Since we live in a smaller county than many in the surrounding area we are sometimes limited on what therapists can bring to help Jude. Many kids we know receive standers, chairs, etc on loan, but since our county is small they don't receive as much as other counties. We are thrilled though we the service we receive, and I have nothing but praise for Leah, and Amy Jude's therapists. Yesterday a vision therapist came with Leah, and I came home to a HUGE suitcase full of vision stimulation toys. I was so thrilled to walk in and see such wonderful equipment to help Jude.
Mike said the therapist was so excited to meet Jude, because she had read his story in the newspaper. She spent a lot of time with him evaluating what she thought his issues were, and talked in length with Mike. She said that she agrees Jude has CVI - cortical visual impairment, and that she noticed Jude has classic symptoms that point to this diagnosis. My understand that CVI is not true blindness, but a lack of the brain being able to process the images. Therefore, the images can some through scrambled, or they may not be able to see them at all. So Jude will look at me, and seem to have a moment of clarity where he smiles, but then he will sharply turn away. I always thought this was from over stimulation, but now I believe this could be because his brain is not processing my image correctly. We already know that the doctor said Jude's optic nerves were gray, which is another indication of stroke, and cvi.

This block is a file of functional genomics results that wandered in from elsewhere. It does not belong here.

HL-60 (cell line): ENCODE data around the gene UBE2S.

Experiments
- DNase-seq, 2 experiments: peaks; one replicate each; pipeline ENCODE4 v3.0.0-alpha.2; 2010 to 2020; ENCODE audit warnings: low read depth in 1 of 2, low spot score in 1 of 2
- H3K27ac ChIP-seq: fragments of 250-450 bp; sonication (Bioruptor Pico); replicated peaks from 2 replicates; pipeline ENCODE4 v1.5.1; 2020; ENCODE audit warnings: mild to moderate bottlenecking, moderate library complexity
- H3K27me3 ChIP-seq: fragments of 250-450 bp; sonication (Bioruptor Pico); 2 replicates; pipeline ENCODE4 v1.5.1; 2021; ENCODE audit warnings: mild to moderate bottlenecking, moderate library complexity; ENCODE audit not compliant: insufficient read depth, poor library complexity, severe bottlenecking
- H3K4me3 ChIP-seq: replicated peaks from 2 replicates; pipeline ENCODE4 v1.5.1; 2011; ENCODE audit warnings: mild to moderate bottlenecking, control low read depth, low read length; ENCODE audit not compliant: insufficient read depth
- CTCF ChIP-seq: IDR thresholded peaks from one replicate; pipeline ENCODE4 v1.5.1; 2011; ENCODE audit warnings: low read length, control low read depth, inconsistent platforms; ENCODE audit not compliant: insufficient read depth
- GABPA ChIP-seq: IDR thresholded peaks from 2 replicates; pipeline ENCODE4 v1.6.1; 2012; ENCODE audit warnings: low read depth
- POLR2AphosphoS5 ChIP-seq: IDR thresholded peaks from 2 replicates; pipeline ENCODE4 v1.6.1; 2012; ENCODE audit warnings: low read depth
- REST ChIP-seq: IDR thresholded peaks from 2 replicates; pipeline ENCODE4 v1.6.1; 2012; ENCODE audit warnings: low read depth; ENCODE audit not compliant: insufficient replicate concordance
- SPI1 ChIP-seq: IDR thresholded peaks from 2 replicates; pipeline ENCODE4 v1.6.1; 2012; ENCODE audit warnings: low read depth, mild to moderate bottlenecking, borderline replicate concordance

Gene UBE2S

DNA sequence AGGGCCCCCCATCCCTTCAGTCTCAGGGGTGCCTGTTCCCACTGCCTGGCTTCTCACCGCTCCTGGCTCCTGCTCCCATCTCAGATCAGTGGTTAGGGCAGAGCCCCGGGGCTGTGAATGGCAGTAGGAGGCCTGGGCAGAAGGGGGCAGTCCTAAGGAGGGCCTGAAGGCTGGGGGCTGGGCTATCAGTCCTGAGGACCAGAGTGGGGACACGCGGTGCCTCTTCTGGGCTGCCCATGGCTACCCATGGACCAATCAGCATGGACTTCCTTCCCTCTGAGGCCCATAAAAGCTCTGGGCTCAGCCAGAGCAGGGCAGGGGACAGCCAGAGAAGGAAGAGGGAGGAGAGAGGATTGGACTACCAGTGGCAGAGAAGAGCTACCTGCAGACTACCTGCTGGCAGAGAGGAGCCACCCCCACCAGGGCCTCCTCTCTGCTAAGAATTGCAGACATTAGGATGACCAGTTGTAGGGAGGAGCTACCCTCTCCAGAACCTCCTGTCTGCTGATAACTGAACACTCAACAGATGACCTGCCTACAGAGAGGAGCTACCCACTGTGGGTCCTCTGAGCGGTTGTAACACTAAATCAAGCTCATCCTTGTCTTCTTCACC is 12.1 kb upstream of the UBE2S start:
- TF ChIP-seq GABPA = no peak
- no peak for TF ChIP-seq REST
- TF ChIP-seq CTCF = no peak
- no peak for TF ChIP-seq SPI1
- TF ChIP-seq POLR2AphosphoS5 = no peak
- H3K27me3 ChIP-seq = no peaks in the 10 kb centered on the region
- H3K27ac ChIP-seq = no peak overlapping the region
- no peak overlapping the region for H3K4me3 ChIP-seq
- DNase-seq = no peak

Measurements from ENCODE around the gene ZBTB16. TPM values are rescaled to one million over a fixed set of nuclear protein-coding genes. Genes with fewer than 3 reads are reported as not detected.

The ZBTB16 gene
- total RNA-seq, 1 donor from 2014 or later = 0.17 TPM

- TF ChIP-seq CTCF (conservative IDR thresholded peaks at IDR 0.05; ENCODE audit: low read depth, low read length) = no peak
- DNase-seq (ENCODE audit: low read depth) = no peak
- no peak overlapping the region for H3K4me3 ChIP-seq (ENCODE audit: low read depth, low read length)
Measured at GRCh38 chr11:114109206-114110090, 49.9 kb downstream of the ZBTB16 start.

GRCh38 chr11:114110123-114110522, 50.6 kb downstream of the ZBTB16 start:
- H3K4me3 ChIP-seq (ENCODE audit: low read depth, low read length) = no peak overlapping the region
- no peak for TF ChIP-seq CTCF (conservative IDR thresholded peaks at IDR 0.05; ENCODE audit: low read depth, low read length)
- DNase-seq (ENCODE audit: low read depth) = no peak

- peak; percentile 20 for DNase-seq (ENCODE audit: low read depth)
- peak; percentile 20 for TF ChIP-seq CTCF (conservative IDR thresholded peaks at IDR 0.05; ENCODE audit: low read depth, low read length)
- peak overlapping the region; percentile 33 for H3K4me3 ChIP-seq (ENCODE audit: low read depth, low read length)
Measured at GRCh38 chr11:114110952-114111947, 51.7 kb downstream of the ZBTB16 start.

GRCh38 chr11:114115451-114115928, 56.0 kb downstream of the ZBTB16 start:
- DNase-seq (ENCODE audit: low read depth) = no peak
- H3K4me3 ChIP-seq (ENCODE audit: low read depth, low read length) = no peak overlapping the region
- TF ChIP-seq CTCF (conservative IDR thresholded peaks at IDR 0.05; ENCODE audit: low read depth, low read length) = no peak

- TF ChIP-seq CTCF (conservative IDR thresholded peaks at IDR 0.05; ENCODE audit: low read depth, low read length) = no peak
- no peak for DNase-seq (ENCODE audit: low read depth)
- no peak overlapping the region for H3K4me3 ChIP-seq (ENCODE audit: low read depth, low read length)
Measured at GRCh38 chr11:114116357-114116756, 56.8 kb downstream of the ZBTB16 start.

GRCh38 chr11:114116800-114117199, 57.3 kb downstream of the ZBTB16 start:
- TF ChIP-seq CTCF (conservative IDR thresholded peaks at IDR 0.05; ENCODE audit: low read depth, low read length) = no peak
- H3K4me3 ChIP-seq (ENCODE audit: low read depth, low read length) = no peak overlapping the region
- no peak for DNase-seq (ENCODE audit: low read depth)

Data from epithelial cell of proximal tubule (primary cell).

So I rummaged through the box admiring all the nice gadgets, and I took them out one by one. I found some tiny socks with bells on the toes, and I slipped them on Jude's feet. He wasn't as impressed with the socks, as he was with the bell bracelet for his arm. He kept ringing his bell bracelet giggling over, and over.
So today at work I had one of my wonderful customers come in and talked with me. His son had been in a motorcycle accident a few years ago, and he was asking me about liability for home health workers. It was a topic I could relate to, and our conversation grew into personal experiences. We discussed therapy, hospitals, and more. He was telling me about the issues his son has, his struggles, his pain, and his aggressiveness. In a meek voice he said "I know this will make me sound like a bad parent, but there are times I think that modern medicine shouldn't have saved him". It's a heart wrenching thing to hear, but one I have heard multiple times from parents with children that suffer traumatic brain injuries due to accidents. With Jude we know no other way of life. We know that it's unlikely he will ever marry, or have children, and we know he will always depend on us. We accept this, and we honor the challenge. Although, with children struck down in the prime of life it's so challenging for these parents to watch their children's daily struggles just to breath, eat, swallow, and function like they used to. I assured him that although it seems like a terrible thought, it's a natural one, and that I had heard that same sentence from others in his same situation. No one can really relate unless they have been in that situation, and know first hand all the thoughts you encounter. I wanted to give him a little hug, but I just offered kind words. You could tell he was a strong man that offered his son a great place to live, so I know it was a fleeting thought.
Have a good weekend all. I have been 100% busy today, so I am getting back to work.